Nfld. & Labrador

N.L. recycles 4,500 tonnes of electronics in 5 years

Computers, printers, phones and audio equipment make up the bulk of materials collected at 58 public depots since 2013, when the association got its start.

TVs, computers, phones and more collected from depots across the province

The Electronic Products Recycling Association accepts TVs, printers, AV equipment, phones, computers and more. (CBC)

Custom dictates that five-year anniversaries are celebrated with gifts of wood, but the Electronic Products Recycling Association in Newfoundland and Labrador is celebrating with 4.5 million kilograms of diverted waste.

Computers, printers, phones and audio equipment make up the bulk of materials collected at 58 public depots since 2013, when the association got its start.

"We're able to make use of most of the material that's in old electronics," said program director Terry Greene.

Terry Greene is the association's program director in Newfoundland and Labrador. The group got its start in 2013 after electronic waste legislation changed. (Submitted)

"So rather than them ending up in landfills, or in the woods, or whatever the case might be, we're able to recycle the materials." 

The group came into existence half a decade ago, when the regulations around electronic waste changed. As a brand new organization, there was a steep learning curve for staff.

"We didn't have any locations where we could collect electronics. We didn't know how much material would be coming in, over what period of time," Greene said.

"We had to work out transportation issues, particularly in Labrador, where we have to take materials from coastal communities, from Happy Valley-Goose Bay, from Wabush, and get them to marketplace."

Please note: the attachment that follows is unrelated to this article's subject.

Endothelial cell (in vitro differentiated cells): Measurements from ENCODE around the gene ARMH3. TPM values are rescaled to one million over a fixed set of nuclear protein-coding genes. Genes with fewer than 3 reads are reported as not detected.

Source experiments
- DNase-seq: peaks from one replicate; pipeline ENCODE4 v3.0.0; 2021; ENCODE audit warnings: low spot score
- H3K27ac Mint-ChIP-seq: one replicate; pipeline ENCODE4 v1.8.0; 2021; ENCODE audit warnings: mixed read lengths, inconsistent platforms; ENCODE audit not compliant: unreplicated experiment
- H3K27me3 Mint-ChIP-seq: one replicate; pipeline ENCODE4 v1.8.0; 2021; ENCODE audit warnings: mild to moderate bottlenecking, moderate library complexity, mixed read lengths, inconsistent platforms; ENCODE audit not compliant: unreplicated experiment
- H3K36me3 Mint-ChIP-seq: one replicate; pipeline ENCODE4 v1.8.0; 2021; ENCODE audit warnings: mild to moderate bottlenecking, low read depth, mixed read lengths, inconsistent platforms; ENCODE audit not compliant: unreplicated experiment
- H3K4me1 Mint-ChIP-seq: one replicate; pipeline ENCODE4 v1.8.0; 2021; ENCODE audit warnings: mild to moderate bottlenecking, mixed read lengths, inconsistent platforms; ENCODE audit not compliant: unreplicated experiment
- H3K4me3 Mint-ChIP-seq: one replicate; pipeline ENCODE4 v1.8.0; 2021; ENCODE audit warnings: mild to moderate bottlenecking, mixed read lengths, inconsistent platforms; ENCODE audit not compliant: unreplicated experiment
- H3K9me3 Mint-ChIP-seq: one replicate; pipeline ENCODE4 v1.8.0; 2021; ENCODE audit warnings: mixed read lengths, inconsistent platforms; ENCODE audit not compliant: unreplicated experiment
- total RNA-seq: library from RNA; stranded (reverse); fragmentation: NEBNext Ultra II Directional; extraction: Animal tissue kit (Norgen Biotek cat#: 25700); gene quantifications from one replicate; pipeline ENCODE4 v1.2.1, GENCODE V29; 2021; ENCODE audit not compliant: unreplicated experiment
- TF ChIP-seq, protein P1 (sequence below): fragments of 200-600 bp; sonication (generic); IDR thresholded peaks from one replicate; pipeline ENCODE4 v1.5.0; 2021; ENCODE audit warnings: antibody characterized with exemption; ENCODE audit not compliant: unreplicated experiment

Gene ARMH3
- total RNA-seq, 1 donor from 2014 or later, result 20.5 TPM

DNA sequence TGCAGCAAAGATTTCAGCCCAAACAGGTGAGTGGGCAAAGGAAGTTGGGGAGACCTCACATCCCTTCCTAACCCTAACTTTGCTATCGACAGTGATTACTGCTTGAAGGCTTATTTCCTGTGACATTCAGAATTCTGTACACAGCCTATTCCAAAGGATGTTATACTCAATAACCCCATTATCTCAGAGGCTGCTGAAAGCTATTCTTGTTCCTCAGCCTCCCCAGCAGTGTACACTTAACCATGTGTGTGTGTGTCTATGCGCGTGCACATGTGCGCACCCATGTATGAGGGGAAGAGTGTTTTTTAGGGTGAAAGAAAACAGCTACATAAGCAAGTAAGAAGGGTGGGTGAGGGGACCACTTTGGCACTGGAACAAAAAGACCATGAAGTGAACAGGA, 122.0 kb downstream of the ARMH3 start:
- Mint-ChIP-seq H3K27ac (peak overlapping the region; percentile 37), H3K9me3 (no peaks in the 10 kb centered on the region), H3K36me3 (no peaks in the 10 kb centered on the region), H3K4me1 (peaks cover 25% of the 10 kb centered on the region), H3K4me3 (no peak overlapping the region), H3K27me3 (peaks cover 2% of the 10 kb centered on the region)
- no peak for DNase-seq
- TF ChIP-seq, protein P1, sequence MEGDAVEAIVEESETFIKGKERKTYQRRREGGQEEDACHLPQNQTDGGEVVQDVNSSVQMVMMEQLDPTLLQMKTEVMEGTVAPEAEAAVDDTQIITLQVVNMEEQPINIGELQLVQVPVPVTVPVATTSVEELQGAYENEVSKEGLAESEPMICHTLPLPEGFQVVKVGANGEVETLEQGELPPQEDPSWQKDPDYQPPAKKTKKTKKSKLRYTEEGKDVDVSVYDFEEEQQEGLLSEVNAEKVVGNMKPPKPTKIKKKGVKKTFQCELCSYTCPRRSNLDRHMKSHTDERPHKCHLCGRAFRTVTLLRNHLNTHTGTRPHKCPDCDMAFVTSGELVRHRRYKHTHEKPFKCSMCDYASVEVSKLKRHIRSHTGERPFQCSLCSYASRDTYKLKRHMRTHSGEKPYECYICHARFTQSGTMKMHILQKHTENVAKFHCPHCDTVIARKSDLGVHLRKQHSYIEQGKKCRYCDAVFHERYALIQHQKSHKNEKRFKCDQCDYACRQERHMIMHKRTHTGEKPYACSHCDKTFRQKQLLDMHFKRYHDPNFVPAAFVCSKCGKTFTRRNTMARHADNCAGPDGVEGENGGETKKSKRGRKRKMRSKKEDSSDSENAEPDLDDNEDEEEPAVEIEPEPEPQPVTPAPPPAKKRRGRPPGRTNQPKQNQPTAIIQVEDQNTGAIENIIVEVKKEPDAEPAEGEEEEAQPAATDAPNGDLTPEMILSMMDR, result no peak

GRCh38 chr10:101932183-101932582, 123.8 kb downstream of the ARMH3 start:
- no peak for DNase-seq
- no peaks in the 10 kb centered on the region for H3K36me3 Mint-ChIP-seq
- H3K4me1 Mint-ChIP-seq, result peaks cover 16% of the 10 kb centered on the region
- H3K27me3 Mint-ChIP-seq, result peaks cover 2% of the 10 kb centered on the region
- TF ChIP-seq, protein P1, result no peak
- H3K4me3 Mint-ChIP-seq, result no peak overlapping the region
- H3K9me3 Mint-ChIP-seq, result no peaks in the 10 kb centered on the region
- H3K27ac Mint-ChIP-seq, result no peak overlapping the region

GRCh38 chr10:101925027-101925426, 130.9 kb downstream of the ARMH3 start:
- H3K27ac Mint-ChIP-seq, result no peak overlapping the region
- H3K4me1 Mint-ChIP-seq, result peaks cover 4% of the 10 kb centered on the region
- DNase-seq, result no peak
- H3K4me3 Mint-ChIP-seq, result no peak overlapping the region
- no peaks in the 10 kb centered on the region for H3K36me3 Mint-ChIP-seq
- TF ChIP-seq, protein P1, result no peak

More materials, please 

What does 4.5 million kilograms of electronics look like? Greene said a tractor-trailer load would be about 10,000 kilograms, so the the total is about 450 truckloads' worth.

"There's always opportunities for improvement, obviously, and I would like to see a lot more material coming in to our depots," he said. "But we're certainly at a good point right now."

Electronic waste is diverted from landfills and the components recycled. The association has 58 permanent depots around N.L. and runs yearly collections in remote locations. (Submitted)

Greene says the association partners with schools and fire halls in small communities where there's no permanent depot.

In coastal Labrador, for example, they hold annual collection events at the local schools. Greene says they've worked hard to make the program accessible throughout the province.

"It was a large effort but it's come together reasonably well."

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